Christine Quinn to Madison Square Garden: Make way for a new Penn Station
Council Speaker Christine Quinn today said that Madison Square Garden should relocate to make way for a new Penn Station.
"[T]he Garden has moved in the past, and can do so again," she wrote, in a letter to Madison Square Garden president Hank Ratner.
Today, the City Council held a hearing on the fate of the popular arena, at which M.S.G. produced director and Knicks superfan Spike Lee to testify to the desirability of keeping the historic venue right where it is.
The Garden currently sits atop the increasingly crowded Penn Station, used by some 600,000 commuters a day.
That number is only expected to increase.
Quinn did not attend today's hearing, but this afternoon she released her letter to the press.
It is the first time she's declared her stance on the issue, and because Quinn is both speaker of the Council and the councilmember representing the arena's district, her position matters, and amounts to a serious defeat for the Garden.
On land-use issues, the Council typically defers to the member in whose district a project resides. That's doubly true when the member is also the speaker.
The Garden's 50-year operating permit expires this year.
While the Garden sought (and apparently expected) the city to renew that permit in perpetuity, the Regional Plan Association and Municipal Art Society mounted a campaign urging the city to renew it for only 10 years, after which the Garden could re-apply for a new one.
The uncertainty created by a short-term permit would, theoretically, pressure the Garden to relocate to a location that didn't impede the redevelopment of Penn Station.
"The Garden has to go," said Robert Yaro, the president of the Regional Plan Association, at a hearing held by the City Planning Commission in April.
The Commission ultimately recommended a compromise of sorts: that the permit be renewed for 15 years (rather than 10), and that should the Garden, the three railroads that occupy the terminal and the City Planning Commissioner agree on a plan to improve access to the station, the Garden could stay put in perpetuity.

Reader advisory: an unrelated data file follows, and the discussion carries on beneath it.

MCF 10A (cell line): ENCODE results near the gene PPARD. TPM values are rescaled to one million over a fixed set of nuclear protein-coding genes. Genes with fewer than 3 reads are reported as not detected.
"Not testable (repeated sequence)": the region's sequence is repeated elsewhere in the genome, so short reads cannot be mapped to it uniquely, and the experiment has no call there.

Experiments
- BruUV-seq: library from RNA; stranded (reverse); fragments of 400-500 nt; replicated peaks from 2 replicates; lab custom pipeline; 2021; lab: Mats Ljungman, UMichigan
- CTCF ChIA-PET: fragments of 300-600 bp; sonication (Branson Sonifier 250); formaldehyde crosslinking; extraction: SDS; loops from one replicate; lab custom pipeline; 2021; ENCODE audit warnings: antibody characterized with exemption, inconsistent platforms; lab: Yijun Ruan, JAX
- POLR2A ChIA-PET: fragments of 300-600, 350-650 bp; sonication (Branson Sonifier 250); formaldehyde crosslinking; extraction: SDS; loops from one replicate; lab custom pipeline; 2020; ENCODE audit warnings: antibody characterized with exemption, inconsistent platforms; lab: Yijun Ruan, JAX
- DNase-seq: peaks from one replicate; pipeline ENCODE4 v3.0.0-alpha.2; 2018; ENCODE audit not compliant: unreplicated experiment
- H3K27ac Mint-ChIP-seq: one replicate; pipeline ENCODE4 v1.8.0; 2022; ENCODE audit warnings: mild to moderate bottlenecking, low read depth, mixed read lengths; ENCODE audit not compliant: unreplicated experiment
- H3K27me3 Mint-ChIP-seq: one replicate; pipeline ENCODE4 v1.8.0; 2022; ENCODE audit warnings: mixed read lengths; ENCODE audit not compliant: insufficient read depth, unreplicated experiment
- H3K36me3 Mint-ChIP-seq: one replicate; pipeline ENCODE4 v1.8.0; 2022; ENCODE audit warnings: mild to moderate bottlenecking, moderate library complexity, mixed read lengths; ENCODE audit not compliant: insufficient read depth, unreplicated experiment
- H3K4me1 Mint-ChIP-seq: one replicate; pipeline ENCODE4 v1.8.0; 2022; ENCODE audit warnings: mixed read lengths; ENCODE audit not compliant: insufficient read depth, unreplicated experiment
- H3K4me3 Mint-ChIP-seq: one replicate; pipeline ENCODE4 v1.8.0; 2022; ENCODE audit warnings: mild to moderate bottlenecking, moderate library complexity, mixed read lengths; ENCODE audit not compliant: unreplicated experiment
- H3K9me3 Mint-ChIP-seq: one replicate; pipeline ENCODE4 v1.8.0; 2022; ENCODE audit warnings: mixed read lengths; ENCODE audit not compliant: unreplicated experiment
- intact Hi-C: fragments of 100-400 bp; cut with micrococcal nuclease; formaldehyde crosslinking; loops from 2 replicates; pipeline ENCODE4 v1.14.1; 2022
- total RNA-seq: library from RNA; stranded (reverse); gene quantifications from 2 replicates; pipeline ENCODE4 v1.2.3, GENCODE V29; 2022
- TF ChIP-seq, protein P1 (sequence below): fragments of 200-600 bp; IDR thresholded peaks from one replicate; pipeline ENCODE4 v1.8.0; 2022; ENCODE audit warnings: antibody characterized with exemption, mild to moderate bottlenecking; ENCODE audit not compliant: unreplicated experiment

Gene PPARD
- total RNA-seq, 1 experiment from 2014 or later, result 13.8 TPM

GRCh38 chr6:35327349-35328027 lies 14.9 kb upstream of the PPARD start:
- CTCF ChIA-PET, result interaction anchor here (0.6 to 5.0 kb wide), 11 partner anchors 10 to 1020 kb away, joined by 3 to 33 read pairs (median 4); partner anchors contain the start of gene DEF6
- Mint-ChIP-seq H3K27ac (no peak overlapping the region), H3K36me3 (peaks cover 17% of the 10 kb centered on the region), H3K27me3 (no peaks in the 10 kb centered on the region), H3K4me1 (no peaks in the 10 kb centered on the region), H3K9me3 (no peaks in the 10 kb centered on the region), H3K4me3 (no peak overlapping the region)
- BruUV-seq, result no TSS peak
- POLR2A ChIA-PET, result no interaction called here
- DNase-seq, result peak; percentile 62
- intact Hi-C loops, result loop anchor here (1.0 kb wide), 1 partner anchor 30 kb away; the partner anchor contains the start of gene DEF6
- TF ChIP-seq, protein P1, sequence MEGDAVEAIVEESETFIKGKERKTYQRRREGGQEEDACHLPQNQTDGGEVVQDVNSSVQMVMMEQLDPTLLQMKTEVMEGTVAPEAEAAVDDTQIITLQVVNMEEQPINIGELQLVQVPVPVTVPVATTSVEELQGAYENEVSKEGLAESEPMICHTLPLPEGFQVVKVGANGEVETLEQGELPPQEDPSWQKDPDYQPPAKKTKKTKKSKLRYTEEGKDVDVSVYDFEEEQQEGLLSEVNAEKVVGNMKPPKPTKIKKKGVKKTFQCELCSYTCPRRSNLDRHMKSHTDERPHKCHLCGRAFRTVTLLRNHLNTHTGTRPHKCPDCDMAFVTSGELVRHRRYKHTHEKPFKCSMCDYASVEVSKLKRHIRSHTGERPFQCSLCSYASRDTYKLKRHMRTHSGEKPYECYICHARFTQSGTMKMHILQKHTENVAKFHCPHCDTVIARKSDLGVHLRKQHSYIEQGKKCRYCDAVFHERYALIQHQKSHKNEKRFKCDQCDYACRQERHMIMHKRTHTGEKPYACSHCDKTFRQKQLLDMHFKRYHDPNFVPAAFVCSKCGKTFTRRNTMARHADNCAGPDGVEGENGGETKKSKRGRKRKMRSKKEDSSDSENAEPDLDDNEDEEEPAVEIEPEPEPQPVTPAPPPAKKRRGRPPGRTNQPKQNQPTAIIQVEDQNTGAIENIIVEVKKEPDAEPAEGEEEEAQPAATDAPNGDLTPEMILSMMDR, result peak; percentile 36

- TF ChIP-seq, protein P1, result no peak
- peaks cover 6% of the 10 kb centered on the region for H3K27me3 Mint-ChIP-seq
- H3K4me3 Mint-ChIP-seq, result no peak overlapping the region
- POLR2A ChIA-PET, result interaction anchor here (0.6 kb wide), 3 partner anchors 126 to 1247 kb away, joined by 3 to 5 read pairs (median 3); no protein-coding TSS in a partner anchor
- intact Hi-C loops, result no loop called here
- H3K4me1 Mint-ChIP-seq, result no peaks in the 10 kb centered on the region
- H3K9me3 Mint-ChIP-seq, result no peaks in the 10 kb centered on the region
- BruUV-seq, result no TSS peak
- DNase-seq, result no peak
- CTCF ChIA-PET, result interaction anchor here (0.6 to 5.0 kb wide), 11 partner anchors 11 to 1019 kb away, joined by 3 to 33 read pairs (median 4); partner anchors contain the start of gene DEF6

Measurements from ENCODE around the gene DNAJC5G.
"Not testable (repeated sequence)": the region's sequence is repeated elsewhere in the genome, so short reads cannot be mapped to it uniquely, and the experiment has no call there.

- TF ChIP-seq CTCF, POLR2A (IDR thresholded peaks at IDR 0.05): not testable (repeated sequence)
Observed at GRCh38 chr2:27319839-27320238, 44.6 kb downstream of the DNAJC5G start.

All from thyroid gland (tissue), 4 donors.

Quinn's position hews closely to the advocates: a 10-year term, loophole free.
"Significantly improving Penn Station while Madison Square Garden sits atop it has proven to be an intractable problem, and it is my belief that finding a new location for the Garden is likely the only way to address the ongoing capacity and safety issues at Penn Station, as well as to bring this area to its best and highest use," wrote Quinn, who called for the creation of what she's calling a "Commission for a 21st Century Penn Station."
"This is an enormous first step," said Yaro today. "The city is essentially putting the Garden and everyone on notice that the status quo isn't acceptable any longer. We all collectively have a lot of work to do now to engage the state and federal officials and the Garden in moving ahead to build a new station, get the Garden relocated and so forth.
Several logistical steps remain (Council subcommittee, commitee and full Council votes, among them), not to mention the Herculean effort elected officials will have to make to come up with the billions of dollars necessary to resurrect Penn Station.
After all, a somewhat similar plan to relocate Madison Square Garden and remake Penn Station, one that actually had the cooperation of the Garden, failed just a few years back.
But Yaro, for one, remains hopeful.
"This is how big projects start," he said.
Quinn's Democratic mayoral rivals Anthony Weiner and Public Advocate Bill de Blasio also came out today in favor of moving the Garden from its current site.
Joe Lhota, the leading Republican mayoral candidate and a former employee of M.S.G., said he doesn't think it should be moved.